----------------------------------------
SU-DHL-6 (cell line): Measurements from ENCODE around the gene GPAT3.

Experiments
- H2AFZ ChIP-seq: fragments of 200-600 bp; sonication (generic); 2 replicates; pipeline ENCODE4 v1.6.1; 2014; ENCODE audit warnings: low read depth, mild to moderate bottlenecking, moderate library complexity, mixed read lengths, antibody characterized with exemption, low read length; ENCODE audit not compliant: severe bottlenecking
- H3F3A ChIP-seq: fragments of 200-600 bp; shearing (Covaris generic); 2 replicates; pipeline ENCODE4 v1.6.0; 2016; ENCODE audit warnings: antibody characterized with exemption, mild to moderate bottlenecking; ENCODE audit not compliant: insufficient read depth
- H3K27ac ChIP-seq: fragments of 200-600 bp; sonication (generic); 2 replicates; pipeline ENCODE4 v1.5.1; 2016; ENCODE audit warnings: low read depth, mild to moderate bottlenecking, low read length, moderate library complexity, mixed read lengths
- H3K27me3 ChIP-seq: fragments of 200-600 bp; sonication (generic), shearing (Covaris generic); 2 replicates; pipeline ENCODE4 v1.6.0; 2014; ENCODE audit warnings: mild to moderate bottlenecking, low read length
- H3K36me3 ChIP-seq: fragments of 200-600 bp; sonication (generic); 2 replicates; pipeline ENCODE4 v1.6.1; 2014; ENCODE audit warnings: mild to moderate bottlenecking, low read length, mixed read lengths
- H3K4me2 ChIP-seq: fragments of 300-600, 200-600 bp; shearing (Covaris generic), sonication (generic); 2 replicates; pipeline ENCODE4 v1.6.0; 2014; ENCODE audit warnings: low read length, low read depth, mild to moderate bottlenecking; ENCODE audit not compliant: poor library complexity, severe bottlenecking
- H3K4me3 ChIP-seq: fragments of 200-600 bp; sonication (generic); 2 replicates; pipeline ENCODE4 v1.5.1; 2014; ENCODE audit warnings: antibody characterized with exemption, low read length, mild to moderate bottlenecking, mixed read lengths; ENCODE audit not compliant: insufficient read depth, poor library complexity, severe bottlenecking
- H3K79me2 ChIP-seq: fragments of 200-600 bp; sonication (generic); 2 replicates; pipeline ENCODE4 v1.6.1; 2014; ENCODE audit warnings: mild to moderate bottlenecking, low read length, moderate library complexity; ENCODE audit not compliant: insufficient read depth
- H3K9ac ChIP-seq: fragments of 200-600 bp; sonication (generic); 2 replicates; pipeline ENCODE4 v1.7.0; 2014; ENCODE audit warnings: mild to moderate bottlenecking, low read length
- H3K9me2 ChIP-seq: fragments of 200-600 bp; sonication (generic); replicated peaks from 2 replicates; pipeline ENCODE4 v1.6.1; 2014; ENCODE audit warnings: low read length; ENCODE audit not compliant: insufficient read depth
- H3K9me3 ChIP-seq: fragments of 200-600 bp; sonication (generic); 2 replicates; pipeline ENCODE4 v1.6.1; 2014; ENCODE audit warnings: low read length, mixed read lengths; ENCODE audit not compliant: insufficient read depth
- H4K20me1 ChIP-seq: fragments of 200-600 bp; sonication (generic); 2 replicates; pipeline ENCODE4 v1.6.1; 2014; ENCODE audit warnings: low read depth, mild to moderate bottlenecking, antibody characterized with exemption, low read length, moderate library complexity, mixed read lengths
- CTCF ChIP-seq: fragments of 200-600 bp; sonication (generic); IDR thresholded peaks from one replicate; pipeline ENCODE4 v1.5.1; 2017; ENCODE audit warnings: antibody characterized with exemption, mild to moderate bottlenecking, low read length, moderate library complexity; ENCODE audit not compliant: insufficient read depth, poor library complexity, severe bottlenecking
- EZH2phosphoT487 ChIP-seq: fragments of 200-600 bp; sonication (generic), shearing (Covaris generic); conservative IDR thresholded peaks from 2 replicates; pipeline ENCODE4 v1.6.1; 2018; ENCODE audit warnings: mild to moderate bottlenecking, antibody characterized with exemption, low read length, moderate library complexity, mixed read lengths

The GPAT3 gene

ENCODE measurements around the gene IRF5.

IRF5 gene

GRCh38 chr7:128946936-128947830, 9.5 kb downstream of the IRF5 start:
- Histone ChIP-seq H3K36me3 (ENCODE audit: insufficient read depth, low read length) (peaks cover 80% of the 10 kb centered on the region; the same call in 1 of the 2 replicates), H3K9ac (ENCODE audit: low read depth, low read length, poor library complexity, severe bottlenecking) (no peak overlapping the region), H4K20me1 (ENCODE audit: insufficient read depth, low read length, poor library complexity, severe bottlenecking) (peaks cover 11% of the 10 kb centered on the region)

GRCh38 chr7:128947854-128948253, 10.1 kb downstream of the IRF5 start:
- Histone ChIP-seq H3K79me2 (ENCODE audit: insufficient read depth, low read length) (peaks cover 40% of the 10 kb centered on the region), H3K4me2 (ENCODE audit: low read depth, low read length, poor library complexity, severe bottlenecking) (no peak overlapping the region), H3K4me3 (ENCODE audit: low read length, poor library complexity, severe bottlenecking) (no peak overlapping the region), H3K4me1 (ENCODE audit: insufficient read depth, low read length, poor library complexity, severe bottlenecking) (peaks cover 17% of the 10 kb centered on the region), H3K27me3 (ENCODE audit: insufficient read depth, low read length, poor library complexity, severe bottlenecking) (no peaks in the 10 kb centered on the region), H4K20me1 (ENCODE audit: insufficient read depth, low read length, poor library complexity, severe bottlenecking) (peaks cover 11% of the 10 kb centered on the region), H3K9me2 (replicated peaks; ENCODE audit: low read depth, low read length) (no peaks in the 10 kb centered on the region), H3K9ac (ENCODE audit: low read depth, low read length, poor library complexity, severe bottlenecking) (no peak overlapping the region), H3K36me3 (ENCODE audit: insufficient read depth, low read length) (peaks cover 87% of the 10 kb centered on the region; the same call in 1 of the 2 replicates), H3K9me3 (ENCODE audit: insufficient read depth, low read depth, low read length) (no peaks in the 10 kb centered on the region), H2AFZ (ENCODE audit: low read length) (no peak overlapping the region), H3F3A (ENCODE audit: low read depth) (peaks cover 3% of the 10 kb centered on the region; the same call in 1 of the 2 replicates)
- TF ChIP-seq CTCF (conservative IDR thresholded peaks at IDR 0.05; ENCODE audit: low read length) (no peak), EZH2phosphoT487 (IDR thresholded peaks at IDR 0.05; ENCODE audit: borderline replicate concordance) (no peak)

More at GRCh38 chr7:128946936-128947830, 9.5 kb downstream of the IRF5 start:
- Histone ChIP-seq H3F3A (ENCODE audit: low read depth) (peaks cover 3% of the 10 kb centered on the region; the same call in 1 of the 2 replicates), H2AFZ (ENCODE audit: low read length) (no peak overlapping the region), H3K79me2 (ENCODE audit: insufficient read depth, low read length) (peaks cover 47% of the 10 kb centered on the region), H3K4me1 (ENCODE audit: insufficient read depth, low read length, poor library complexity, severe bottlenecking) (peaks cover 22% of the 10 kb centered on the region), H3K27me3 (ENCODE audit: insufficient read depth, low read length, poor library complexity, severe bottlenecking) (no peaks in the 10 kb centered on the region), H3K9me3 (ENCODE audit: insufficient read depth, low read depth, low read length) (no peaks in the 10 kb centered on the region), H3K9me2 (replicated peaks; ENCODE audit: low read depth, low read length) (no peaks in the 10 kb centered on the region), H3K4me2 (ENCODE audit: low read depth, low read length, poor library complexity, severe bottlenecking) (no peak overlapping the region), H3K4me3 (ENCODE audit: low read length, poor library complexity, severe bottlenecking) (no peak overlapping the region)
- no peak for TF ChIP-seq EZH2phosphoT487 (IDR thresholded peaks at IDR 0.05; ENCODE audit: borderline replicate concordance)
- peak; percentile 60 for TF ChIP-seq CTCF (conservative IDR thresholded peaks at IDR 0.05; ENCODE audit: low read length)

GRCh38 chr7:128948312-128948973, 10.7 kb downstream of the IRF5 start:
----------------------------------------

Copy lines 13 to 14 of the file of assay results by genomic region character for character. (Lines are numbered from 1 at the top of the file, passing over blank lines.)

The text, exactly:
- H3K9me3 ChIP-seq: fragments of 200-600 bp; sonication (generic); 2 replicates; pipeline ENCODE4 v1.6.1; 2014; ENCODE audit warnings: low read length, mixed read lengths; ENCODE audit not compliant: insufficient read depth
- H4K20me1 ChIP-seq: fragments of 200-600 bp; sonication (generic); 2 replicates; pipeline ENCODE4 v1.6.1; 2014; ENCODE audit warnings: low read depth, mild to moderate bottlenecking, antibody characterized with exemption, low read length, moderate library complexity, mixed read lengths